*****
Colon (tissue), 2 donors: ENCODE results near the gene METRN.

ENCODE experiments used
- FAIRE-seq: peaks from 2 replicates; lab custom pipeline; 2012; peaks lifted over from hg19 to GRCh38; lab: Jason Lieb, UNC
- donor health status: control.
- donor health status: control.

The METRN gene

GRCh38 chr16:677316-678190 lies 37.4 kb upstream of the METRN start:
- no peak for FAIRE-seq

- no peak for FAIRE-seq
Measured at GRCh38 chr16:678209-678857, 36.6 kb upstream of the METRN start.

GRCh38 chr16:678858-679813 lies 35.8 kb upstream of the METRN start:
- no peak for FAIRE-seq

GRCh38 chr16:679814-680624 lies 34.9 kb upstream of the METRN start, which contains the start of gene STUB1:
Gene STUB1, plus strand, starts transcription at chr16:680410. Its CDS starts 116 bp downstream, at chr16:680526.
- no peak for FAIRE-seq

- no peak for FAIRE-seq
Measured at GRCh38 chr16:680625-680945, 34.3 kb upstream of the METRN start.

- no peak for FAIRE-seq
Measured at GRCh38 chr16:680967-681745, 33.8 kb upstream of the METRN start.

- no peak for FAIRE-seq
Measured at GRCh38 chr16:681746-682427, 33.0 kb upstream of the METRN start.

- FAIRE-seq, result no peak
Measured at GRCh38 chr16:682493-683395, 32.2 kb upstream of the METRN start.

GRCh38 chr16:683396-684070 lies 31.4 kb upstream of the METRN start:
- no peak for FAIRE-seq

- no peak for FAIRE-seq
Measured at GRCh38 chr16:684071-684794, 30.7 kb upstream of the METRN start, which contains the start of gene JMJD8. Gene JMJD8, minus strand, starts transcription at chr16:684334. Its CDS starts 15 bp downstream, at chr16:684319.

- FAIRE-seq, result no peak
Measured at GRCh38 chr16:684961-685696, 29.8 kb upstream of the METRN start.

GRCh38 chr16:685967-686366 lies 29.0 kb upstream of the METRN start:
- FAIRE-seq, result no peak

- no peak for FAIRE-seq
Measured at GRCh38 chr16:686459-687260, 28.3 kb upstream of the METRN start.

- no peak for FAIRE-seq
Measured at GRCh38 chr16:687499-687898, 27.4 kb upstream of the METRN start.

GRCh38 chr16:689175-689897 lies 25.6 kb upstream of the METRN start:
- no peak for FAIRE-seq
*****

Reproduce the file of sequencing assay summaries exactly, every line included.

Colon (tissue), 2 donors: ENCODE results near the gene METRN.

ENCODE experiments used
- FAIRE-seq: peaks from 2 replicates; lab custom pipeline; 2012; peaks lifted over from hg19 to GRCh38; lab: Jason Lieb, UNC
- donor health status: control.
- donor health status: control.

The METRN gene

GRCh38 chr16:677316-678190 lies 37.4 kb upstream of the METRN start:
- no peak for FAIRE-seq

- no peak for FAIRE-seq
Measured at GRCh38 chr16:678209-678857, 36.6 kb upstream of the METRN start.

GRCh38 chr16:678858-679813 lies 35.8 kb upstream of the METRN start:
- no peak for FAIRE-seq

GRCh38 chr16:679814-680624 lies 34.9 kb upstream of the METRN start, which contains the start of gene STUB1:
Gene STUB1, plus strand, starts transcription at chr16:680410. Its CDS starts 116 bp downstream, at chr16:680526.
- no peak for FAIRE-seq

- no peak for FAIRE-seq
Measured at GRCh38 chr16:680625-680945, 34.3 kb upstream of the METRN start.

- no peak for FAIRE-seq
Measured at GRCh38 chr16:680967-681745, 33.8 kb upstream of the METRN start.

- no peak for FAIRE-seq
Measured at GRCh38 chr16:681746-682427, 33.0 kb upstream of the METRN start.

- FAIRE-seq, result no peak
Measured at GRCh38 chr16:682493-683395, 32.2 kb upstream of the METRN start.

GRCh38 chr16:683396-684070 lies 31.4 kb upstream of the METRN start:
- no peak for FAIRE-seq

- no peak for FAIRE-seq
Measured at GRCh38 chr16:684071-684794, 30.7 kb upstream of the METRN start, which contains the start of gene JMJD8. Gene JMJD8, minus strand, starts transcription at chr16:684334. Its CDS starts 15 bp downstream, at chr16:684319.

- FAIRE-seq, result no peak
Measured at GRCh38 chr16:684961-685696, 29.8 kb upstream of the METRN start.

GRCh38 chr16:685967-686366 lies 29.0 kb upstream of the METRN start:
- FAIRE-seq, result no peak

- no peak for FAIRE-seq
Measured at GRCh38 chr16:686459-687260, 28.3 kb upstream of the METRN start.

- no peak for FAIRE-seq
Measured at GRCh38 chr16:687499-687898, 27.4 kb upstream of the METRN start.

GRCh38 chr16:689175-689897 lies 25.6 kb upstream of the METRN start:
- no peak for FAIRE-seq